University of Oregon
Nabe’s experience was echoed by David C. Fowler, an associate professor and head of licensing, grants administration, and collection analysis at the University of Oregon (UO) Libraries. His university, too, was hit by the economic downturn, and during the 2008-2009 period saw a 20% reduction in state funding. A previous serials cancellation project had worked to eliminate duplication so that initially the library was able to hold off further cancellations. However, the point came when cuts were necessary, and the serials budget was slashed by $2.9 million over several rounds of reductions, with the alternative being no money for monographs. In deciding which titles to cut, the library determined the cost-per-use of each journal using 360 Counter journal cost and usage statistics. Each journal was then ranked by this measure, overall and within its aggregator, and the information provided to subject specialists who recommended which journals should go.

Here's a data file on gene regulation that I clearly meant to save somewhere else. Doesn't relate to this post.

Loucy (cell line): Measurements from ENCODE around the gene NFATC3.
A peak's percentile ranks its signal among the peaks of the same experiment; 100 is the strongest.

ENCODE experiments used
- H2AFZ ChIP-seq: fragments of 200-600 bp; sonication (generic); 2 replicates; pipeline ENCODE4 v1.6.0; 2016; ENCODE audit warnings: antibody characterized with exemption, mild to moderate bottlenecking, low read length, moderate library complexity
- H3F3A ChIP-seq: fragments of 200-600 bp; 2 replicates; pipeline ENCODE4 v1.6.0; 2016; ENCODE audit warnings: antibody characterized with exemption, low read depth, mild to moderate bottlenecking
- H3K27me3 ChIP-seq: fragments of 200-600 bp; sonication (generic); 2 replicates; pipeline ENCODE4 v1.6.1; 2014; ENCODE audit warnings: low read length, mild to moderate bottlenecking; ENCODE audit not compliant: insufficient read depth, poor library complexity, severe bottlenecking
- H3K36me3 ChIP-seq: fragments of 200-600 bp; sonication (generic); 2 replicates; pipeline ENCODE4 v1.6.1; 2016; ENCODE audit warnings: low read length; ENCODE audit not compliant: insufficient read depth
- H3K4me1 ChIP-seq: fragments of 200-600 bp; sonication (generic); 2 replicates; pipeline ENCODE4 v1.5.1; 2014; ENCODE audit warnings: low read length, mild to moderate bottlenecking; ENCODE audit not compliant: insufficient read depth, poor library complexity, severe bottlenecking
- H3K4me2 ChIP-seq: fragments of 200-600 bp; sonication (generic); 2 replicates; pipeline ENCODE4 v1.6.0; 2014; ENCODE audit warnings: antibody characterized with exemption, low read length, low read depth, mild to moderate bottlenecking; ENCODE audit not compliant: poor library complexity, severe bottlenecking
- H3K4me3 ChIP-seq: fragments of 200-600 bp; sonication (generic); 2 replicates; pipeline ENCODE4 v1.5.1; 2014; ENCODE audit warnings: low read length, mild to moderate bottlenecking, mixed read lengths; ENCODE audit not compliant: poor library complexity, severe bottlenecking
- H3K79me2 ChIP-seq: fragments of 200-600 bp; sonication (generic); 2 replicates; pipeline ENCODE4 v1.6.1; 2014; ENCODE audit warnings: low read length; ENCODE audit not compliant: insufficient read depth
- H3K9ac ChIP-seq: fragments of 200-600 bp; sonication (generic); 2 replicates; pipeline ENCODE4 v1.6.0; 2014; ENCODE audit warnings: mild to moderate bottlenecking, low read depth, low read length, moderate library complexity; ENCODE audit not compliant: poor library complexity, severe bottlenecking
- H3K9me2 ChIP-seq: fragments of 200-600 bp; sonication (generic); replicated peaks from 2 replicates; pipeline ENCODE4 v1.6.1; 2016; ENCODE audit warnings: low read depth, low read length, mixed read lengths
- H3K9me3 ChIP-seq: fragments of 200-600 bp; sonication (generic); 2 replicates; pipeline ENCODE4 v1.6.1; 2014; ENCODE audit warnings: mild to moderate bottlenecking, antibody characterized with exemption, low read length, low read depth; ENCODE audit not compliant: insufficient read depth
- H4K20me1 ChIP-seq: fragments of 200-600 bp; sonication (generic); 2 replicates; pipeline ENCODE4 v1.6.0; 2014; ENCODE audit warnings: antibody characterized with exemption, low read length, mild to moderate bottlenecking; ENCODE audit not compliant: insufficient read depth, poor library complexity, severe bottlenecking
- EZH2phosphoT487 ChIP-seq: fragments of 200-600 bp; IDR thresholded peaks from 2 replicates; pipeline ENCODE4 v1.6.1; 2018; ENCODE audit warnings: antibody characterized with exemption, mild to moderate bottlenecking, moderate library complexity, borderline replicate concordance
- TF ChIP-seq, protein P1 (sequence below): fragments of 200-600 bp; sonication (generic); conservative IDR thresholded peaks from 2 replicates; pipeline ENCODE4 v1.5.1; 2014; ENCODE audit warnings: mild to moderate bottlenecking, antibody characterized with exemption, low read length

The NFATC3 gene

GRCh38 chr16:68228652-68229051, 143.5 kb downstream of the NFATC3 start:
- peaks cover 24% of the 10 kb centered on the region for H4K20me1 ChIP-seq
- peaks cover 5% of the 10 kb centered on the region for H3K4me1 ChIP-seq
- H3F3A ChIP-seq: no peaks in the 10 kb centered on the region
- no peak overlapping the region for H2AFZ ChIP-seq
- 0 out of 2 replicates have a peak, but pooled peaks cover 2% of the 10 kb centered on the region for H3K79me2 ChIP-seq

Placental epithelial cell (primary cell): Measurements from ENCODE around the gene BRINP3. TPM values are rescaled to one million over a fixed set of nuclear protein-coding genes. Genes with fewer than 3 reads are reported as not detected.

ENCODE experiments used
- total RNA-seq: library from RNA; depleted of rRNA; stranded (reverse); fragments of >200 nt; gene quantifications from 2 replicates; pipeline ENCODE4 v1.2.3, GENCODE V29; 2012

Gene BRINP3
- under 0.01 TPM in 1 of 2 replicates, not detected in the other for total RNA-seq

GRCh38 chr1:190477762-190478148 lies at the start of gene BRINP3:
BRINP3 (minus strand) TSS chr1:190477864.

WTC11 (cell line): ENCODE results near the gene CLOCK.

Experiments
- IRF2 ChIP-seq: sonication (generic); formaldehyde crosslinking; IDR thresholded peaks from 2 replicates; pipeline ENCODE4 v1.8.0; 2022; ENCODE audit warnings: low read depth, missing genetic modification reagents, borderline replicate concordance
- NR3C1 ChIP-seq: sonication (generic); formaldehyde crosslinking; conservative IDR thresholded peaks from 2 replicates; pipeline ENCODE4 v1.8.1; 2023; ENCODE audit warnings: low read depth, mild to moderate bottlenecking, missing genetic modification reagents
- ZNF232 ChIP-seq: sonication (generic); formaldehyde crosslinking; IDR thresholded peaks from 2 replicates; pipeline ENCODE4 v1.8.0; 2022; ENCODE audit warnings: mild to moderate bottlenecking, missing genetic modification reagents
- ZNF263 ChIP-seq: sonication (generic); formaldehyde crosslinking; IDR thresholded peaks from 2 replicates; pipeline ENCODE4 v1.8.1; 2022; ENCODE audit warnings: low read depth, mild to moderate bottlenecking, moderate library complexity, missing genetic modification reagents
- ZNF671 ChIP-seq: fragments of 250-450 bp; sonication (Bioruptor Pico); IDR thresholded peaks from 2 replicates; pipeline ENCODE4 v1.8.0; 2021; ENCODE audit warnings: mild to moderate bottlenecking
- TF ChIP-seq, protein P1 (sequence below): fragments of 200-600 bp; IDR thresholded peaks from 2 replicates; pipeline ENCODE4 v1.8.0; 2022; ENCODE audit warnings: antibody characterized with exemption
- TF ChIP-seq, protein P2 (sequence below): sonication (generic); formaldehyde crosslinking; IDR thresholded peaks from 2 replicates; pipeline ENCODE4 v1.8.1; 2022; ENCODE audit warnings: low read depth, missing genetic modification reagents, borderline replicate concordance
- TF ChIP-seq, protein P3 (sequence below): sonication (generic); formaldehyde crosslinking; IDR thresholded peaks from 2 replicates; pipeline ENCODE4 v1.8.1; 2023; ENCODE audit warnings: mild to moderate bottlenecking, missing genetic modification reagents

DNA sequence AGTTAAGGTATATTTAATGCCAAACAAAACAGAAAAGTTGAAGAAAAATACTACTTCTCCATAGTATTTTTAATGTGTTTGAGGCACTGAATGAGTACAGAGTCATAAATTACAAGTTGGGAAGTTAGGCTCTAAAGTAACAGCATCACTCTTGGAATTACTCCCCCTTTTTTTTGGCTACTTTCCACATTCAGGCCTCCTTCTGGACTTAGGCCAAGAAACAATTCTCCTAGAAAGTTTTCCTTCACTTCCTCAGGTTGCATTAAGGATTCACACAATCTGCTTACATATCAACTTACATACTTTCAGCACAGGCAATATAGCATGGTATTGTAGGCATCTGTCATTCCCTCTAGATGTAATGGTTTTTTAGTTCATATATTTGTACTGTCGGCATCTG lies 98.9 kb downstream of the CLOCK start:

Part of the decision was to drop pay-per-view access to Elsevier’s ScienceDirect, which had seen increased usage over time‚ a result, said Fowler, of people overseas using hijacked student accounts to download vast amounts of material. A bigger decision, though, was for UO to collaborate on collection development with two other nearby institutions‚ Oregon State University (OSU) and Portland State University (PSU). The best result of this collaboration, according to Fowler, was a shared Elsevier collection deal.